On Thursday, Connor Schell, ESPN Executive Vice President, Content, joined ESPN President Jimmy Pitaro, Disney’s President, Advertising Sales Rita Ferro, ESPN Executive Vice President, Programming Burke Magnus, Senior Vice President, Brand and Marketing Solutions Sean Hanrahan, and SEC Commissioner Greg Sankey on two group calls with more than 1,000 sales partners to discuss the changing sports landscape. Schell also provided Front Row with the latest content updates.
Can you talk about the adjustments ESPN’s content team has made?
We are particularly proud of how nimble we’ve been and of our ability to come up with programming that, in different ways, continues to surprise, engage, delight and sometimes inspire sports fans of all types. Think [SportsCenter anchor] Scott Van Pelt and Senior Night. Or quickly working with our partners to finalize elements of “The Last Dance” so we could move that air date up. We’ve served up fresh content filled with humor and heart and hopefully, we’ve provided a sense of normalcy in a very difficult time.
How would you describe the focus of ESPN’s studio programming without live events?
Our studio programming has been phenomenal, particularly given the circumstances. Despite the absence of live events, we have consistent audiences of fans coming to ESPN every single day because sports news hasn’t stopped. We are reporting on those stories, while also providing commentary, analysis, opinion, interviews, storytelling and fun video – all of which drive the daily conversation in the sports world that is still alive and well. Get Up and First Take have been real leaders for us every single morning. As it has for ESPN’s entire history, our flagship SportsCenter continues to play a crucial role in keeping fans informed and entertained. Led by Van Pelt’s nightly show, our studio programming has become the destination for newsmakers and the biggest athletes to talk directly to fans. Just over the last few weeks, we’ve had Rob Manfred, Adam Silver, Sabrina Ionescu, Kareem Abdul-Jabbar, Carli Lloyd, Nick Saban, Jason Tatum, Adrian Peterson, Michael Phelps, George Kittle, Peyton Manning, Steve Kerr and so many more. On top of that, we feel so good, particularly in this moment, about the people who populate our air every single day. It’s an incredible array of smart, talented, accomplished journalists, analysts, and commentators who represent us so well.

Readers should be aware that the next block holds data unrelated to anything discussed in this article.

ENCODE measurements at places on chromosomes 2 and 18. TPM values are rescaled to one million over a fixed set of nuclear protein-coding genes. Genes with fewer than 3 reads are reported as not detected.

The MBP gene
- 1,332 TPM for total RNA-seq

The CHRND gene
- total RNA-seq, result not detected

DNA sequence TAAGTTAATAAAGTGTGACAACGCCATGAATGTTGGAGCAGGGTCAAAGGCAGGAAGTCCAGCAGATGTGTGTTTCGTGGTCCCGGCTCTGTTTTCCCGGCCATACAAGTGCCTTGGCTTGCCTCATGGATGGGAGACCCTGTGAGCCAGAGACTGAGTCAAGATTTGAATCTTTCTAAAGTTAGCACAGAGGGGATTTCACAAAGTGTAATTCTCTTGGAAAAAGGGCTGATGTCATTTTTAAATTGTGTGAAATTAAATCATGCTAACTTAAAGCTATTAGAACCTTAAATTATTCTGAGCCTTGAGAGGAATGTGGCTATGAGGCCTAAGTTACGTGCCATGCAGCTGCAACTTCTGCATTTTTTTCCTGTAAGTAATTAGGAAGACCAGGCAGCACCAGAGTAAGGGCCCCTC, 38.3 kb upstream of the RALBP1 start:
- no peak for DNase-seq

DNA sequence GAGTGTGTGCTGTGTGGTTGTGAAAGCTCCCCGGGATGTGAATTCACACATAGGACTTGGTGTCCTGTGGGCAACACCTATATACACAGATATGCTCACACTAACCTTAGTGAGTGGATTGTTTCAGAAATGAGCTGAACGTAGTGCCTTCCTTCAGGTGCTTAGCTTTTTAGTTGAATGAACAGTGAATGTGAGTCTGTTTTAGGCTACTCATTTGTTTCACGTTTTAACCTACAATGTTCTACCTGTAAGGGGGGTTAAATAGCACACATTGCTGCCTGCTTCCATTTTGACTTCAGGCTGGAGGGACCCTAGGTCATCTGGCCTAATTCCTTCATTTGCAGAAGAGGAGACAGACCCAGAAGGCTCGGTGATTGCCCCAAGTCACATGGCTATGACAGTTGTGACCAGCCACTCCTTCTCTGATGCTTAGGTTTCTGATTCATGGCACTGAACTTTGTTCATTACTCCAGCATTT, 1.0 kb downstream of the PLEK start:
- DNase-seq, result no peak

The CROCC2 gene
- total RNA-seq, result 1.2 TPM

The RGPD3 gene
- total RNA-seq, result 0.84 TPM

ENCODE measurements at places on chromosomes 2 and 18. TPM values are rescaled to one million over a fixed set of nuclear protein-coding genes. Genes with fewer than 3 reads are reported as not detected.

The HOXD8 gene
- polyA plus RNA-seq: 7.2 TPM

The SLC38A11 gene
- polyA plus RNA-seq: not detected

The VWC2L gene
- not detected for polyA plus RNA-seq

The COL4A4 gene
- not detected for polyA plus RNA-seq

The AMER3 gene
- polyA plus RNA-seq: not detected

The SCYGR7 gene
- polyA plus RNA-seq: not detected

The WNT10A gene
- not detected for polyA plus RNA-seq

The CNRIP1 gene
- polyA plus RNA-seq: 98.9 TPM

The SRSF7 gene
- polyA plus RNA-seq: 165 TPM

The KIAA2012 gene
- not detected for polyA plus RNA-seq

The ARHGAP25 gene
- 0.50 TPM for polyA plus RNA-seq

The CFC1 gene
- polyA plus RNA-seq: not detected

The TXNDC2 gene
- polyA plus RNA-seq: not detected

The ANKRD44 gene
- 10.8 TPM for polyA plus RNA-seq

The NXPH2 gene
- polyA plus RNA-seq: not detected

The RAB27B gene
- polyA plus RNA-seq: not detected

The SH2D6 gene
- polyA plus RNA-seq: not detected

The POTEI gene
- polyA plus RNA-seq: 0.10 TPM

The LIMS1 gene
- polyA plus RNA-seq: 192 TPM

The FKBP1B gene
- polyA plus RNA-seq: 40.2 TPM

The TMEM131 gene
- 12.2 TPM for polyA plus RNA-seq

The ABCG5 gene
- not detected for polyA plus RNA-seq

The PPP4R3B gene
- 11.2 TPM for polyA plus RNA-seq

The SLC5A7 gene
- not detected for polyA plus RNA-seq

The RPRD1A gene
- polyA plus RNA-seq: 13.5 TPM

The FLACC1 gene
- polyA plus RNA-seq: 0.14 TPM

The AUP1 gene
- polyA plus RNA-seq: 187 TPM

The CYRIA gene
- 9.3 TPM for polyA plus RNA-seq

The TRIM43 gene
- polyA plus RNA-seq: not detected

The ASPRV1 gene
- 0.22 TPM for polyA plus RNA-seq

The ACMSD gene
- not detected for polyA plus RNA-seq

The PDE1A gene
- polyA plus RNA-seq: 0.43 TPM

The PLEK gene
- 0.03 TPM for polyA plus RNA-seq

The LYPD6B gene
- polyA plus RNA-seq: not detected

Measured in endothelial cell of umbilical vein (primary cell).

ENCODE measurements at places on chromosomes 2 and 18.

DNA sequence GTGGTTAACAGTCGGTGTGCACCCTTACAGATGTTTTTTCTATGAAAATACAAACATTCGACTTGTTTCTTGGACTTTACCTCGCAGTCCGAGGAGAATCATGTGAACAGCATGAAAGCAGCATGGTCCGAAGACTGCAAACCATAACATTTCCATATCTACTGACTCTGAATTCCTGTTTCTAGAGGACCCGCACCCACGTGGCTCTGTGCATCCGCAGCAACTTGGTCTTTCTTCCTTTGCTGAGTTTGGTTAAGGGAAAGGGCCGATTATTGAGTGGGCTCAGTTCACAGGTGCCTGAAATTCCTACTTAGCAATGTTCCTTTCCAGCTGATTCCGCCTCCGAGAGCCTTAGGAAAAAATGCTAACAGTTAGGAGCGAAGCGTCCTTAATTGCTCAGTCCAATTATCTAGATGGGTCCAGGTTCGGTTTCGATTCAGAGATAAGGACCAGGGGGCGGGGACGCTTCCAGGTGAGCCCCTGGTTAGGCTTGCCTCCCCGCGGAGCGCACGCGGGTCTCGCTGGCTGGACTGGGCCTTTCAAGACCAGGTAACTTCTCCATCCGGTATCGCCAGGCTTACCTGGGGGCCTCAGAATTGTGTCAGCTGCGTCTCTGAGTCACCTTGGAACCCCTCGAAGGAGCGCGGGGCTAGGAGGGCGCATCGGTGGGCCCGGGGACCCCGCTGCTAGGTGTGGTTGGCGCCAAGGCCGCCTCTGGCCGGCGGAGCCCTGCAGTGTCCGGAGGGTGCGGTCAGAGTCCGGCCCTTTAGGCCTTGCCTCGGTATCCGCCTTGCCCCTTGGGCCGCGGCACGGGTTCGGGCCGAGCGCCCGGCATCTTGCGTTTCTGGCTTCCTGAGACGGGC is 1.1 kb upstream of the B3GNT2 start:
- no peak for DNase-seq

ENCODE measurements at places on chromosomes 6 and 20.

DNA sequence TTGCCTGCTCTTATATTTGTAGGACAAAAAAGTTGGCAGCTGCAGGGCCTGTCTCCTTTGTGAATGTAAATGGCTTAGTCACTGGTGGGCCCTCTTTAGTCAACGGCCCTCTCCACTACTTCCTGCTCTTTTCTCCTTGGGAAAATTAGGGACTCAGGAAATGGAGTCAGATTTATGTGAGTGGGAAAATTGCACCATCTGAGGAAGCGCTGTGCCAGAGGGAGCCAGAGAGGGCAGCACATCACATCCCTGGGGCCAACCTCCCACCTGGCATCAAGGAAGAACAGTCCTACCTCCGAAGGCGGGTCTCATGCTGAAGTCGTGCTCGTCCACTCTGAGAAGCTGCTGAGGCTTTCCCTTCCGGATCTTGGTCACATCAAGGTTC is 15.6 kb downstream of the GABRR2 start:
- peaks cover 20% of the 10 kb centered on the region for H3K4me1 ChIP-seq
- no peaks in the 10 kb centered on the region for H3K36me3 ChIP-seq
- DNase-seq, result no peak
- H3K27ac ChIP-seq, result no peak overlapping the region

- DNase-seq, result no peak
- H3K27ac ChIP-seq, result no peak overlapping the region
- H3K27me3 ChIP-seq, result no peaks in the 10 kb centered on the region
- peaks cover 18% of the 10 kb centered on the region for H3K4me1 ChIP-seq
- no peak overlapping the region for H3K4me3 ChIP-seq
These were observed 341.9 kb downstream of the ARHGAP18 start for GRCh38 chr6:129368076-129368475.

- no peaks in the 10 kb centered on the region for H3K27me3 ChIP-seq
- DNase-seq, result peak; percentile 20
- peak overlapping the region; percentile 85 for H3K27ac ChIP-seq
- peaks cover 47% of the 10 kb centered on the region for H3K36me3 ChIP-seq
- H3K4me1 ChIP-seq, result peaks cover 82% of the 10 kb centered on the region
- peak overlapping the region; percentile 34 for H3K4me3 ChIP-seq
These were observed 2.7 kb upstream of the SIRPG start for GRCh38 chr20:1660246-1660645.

While the presentation is decidedly different from past years, it will be no less relevant and no less special. – Connor Schell on ESPN’s upcoming NFL Draft coverage
What should fans expect from the upcoming live telecast of the NFL Draft?
First off, this past Friday was a tremendous WNBA Draft on so many levels. The technology execution was extremely impressive and the presentation was informative, poignant and engaging. This week, the sports world will turn its attention to the NFL Draft, which is shaping up to be a great showcase of creativity and innovation. While the presentation is decidedly different from past years, it will be no less relevant and no less special. We’ve worked closely with the NFL to develop an ambitious plan for the two distinct telecasts, giving this marquee event the coverage and resources it deserves. The NFL installed in-home cameras for 58 of the top draft prospects, who we plan to interview during the show. We will feature in-home cameras for all 32 NFL head coaches and GMs, plus one for Commissioner Roger Goodell, who will be announcing picks from his home.